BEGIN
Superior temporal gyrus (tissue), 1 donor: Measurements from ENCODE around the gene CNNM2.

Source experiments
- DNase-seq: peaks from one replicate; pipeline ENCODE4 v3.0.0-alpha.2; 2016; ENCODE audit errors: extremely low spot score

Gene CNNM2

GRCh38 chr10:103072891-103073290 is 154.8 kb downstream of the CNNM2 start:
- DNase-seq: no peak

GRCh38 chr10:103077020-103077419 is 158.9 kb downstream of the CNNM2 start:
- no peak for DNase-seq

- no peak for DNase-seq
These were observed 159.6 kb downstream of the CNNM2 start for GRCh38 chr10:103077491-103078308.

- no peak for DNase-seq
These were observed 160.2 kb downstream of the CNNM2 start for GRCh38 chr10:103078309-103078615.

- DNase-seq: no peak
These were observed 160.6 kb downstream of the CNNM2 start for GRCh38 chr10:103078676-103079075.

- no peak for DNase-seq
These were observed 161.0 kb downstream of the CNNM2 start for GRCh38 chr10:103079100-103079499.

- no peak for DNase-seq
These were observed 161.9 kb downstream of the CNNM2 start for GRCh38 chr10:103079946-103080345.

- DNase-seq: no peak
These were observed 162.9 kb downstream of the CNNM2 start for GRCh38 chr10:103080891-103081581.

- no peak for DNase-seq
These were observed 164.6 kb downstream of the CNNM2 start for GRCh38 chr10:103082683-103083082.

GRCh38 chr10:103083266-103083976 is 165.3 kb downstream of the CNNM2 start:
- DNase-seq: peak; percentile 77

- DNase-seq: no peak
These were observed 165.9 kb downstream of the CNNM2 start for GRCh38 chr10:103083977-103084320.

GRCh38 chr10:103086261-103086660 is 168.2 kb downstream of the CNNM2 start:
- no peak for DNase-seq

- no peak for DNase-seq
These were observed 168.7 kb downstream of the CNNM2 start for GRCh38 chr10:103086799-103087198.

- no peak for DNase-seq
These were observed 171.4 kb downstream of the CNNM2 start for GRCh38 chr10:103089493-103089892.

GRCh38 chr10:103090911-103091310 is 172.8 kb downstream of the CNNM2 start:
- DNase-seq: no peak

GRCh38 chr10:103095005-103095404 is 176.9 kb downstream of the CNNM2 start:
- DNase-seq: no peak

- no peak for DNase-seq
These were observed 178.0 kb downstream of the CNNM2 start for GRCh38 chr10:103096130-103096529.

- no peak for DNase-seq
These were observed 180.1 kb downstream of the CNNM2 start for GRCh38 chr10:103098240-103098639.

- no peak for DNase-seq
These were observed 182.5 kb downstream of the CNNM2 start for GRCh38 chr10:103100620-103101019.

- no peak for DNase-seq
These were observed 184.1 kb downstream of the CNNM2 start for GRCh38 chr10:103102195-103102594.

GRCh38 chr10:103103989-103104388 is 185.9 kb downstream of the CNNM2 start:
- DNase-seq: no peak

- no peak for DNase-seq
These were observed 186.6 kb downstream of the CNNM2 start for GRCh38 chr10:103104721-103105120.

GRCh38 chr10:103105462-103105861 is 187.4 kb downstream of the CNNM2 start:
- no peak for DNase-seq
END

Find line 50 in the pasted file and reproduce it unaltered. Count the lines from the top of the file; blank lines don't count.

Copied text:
- no peak for DNase-seq